Boasting a huge serve and heavy forehand, Karen Khachanov was right up there with his perennial top ten countrymen Andrey Rublev and Daniil Medvedev when they all burst onto the scene a few years ago in 2018.
Though he’s fallen off a bit following some inconsistent results in 2019 and 2020, he claimed a silver medal at the most recent Olympic Games in Tokyo in 2021 and regained a top twenty ranking in 2022.
The big serving Russian had a strong showing at the ’22 US Open, losing to Casper Ruud in his first major semifinal. Karen obviously still has some great tennis in front of him at only twenty-six years old.
So, let’s do what we do here and dig into his racquet of choice.
- Endorsed Racquet: Wilson Blade Pro v8
- Actual Racquet: Wilson H22 Pro Stock
- Strings: Luxilon ALU Power at around 55 pounds
When we first saw him on tour, Karen wielded a Head Radical pro stock, the Innegra mold according to many. When he truly came onto the scene in 2018 he wielded a Wilson in Blade paintjob. He pounded huge serves and forehands on his way to world number eleven.Embed from Getty Images
- Karen with what appears to be the Innegra version of a Head Radical under his pro stock paint in 2015 and a blacked out Head frame, likely the same TGT 260.x pro stock, in 2019 after his huge results in 2018.
Though he started his career with Head and had a small fling with them in 2019 (with poor results and immediately having more success upon a switch back to his old frames), the majority of his good results have come while wielding a Wilson.
Karen uses the H22 pro stock frame under his Blade paint, denoted by the squared off beam shape and rounded bumper guard ending.
Wilson specifically mentions that he uses the Blade Pro in their marketing for the Pro Labs line of racquets, but it is unknown which layup he is using.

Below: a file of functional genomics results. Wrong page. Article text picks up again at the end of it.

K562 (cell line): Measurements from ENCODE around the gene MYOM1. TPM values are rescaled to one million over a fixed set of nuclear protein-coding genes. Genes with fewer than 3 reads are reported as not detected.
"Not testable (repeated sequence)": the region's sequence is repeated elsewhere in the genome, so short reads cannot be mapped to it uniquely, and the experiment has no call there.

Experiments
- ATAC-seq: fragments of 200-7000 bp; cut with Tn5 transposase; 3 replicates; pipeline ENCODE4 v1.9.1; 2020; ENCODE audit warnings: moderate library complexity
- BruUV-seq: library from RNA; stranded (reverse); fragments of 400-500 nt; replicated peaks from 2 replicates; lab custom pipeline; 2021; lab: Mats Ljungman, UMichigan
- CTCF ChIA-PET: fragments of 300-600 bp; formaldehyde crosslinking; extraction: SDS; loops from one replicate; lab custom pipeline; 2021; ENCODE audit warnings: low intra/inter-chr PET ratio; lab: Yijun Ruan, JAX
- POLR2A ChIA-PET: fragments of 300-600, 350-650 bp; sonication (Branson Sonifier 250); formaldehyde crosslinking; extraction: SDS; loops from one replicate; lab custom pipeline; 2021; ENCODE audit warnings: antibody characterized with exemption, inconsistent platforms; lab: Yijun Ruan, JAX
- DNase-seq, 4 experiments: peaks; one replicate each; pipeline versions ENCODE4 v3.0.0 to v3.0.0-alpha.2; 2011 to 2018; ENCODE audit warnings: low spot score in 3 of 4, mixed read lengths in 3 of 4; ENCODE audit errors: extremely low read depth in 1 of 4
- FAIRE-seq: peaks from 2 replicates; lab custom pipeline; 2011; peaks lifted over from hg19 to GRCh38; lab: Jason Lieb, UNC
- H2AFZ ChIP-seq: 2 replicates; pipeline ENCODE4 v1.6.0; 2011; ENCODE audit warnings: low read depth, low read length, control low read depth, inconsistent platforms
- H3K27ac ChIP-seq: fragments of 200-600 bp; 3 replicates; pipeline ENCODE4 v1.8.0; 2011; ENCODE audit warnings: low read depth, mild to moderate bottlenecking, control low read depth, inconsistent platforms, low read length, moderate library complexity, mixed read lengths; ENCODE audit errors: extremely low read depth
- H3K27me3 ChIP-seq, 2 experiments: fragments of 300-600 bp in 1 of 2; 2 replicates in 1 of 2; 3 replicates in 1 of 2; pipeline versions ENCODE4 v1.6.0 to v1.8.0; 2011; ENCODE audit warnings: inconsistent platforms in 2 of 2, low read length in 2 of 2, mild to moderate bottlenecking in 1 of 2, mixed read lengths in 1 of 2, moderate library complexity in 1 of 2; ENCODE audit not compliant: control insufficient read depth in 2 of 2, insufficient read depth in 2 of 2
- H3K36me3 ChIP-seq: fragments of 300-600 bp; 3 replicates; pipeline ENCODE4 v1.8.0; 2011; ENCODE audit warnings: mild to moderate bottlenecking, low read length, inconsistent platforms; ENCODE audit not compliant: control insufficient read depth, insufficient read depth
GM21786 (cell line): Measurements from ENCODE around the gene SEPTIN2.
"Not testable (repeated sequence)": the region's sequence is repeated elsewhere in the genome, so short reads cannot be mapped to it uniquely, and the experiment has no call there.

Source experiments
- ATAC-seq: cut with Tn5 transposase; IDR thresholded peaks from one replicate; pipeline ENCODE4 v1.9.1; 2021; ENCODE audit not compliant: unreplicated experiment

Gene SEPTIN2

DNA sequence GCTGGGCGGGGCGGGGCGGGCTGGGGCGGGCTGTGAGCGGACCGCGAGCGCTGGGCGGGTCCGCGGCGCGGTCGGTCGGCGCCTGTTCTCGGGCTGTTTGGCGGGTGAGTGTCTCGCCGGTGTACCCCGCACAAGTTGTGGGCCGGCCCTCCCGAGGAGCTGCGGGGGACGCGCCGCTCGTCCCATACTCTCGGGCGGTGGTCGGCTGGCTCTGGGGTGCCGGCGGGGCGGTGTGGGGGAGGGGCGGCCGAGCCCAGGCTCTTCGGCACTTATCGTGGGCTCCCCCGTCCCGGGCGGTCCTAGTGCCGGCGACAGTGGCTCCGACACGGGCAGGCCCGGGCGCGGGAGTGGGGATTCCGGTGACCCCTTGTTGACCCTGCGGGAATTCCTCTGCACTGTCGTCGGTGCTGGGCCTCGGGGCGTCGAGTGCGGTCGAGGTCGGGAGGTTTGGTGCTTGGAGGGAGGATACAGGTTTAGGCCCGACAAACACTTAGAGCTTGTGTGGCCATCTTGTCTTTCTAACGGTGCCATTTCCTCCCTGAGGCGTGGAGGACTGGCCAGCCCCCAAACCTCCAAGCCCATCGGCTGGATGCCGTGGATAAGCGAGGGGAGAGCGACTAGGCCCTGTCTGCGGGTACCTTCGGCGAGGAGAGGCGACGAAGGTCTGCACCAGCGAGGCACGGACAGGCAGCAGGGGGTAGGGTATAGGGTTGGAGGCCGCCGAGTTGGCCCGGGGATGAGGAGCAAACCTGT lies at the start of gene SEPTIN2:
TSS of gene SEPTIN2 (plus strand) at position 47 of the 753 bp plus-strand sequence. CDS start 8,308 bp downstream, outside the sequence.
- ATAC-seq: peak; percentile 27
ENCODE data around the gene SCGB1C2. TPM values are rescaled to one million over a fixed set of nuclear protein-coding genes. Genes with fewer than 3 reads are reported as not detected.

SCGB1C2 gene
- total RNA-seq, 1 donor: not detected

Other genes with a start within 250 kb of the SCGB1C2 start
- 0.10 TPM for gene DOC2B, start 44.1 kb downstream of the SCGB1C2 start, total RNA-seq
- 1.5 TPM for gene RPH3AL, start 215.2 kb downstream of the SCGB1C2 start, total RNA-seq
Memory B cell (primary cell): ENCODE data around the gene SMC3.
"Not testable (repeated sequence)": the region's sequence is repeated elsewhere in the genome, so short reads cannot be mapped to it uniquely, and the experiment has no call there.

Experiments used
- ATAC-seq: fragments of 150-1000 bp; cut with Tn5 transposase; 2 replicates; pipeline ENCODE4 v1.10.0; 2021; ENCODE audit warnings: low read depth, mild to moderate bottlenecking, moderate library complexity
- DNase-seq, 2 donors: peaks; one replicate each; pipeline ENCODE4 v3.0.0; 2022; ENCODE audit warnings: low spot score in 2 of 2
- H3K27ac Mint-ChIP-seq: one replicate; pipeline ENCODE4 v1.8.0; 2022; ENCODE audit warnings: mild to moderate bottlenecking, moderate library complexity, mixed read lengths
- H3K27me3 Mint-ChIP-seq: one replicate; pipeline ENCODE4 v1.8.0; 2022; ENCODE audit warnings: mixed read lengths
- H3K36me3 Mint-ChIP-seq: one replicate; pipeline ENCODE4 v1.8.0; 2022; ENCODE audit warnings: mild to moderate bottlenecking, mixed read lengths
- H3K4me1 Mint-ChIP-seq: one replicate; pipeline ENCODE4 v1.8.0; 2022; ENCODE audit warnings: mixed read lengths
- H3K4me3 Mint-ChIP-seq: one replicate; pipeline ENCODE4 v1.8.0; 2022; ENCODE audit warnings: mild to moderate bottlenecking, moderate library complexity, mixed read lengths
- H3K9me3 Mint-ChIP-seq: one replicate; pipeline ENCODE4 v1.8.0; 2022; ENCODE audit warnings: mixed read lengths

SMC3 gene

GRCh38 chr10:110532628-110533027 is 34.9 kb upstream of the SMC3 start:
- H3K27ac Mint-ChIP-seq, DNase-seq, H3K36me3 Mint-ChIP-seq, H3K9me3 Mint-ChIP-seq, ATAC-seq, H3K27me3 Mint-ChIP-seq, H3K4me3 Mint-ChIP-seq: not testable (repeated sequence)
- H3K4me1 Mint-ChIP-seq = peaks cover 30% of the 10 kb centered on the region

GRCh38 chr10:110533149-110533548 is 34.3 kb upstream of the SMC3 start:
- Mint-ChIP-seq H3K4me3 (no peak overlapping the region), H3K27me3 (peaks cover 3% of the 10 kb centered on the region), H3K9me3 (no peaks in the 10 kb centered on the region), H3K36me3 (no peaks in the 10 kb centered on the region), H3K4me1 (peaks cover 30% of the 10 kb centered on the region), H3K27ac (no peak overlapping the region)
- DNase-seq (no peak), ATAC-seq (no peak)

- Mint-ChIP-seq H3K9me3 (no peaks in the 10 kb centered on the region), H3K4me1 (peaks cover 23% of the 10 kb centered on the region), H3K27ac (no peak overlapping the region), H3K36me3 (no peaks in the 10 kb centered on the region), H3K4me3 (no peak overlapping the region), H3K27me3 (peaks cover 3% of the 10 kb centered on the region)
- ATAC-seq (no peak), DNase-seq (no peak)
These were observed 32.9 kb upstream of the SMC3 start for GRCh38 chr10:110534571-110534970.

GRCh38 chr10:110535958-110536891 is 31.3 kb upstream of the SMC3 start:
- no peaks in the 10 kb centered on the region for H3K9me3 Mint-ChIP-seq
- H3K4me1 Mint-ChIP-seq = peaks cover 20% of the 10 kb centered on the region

Wilson-sponsored players have access to multiple layups of the H22 frame: some are stiffer and crisper, some play soft and plush, and some sit in the middle.
We don’t know for certain which one he uses, and it may be the retail Blade Pro layup for all we know.
Strangely, during the grass court swing in 2021, Karen was spotted posing with a regular Blade 98 pro stock, not his usual H22.
This was obvious to the trained eye, as the Blade’s beam is rounded on the outside, unlike the H22, and the bumper guard of the blade angles to a point when it ends while the H22 rounds.
He had his Kimony dampener installed, so he may have been testing the frame, but it does not appear he ever used it in an official match.
- Karen posing pre-Wimbledon 2021 with a pro stock Blade 98, glossy paint and all.
Karen’s racquet customizer has a video on YouTube where he is customizing his racquets and notes the specs. Khachanov uses an unstrung weight of 310g and unstrung balance of 31.8 cm without an overgrip.
His swingweight has been reported to be between 335 and 340 strung, depending on the source. This puts his final strung specs somewhere around 335g, 33cm balance, and 340 swingweight strung up with overgrip and dampener.
This is on the lighter side for many professionals but considering his long arms, he doesn’t need a hugely heavy racquet to generate power and his western forehand grip doesn’t hold him back as much as it would with a heavier frame.
It’s basically got the specs of a stock Blade Pro with a bit of weight in the handle for a more headlight balance.
Karen uses ALU Power 125 in a full stringbed at around 25kg. ALU Power is the most popular tennis string on the ATP and provides a great balance of control, spin, and feel in just about any racquet, especially the H22.
Combine the two and the racquet oozes control and feels while still having some power on tap from the head-heavy balance and relatively high swingweight.
As we can see, Karen plays with a lighter H22 pro stock frame from Wilson. Though he’s experimented with going back to his old Head racquet and tried a Wilson Blade 98, he keeps coming back to his trusty H22 and always seems to have his best results with it.
His specs are oriented toward his long levers and western grip forehand with the lighter weight for maneuverability but a good amount of mass toward the head of the racquet for power and stability at the pro level.
Hopefully, he ceases his tweaking of equipment and can use 2023 to build on the respectable results he had in 2022!
If you’re interested in other ATP players’ racquets, I listed all the top 100 players’ racquets in this post.